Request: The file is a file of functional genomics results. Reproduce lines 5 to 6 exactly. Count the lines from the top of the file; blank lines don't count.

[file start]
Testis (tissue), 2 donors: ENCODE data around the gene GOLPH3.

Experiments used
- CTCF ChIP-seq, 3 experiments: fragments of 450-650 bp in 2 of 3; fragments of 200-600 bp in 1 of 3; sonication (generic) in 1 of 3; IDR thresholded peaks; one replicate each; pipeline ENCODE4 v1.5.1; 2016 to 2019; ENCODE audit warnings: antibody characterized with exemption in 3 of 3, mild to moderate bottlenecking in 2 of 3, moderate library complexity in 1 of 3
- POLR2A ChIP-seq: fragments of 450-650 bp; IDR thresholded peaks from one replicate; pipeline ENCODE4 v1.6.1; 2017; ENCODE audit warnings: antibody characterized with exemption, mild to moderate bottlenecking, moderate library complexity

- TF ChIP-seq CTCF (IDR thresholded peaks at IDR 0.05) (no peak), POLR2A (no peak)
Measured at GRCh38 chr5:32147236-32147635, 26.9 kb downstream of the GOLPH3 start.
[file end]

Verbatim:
- TF ChIP-seq CTCF (IDR thresholded peaks at IDR 0.05) (no peak), POLR2A (no peak)
Measured at GRCh38 chr5:32147236-32147635, 26.9 kb downstream of the GOLPH3 start.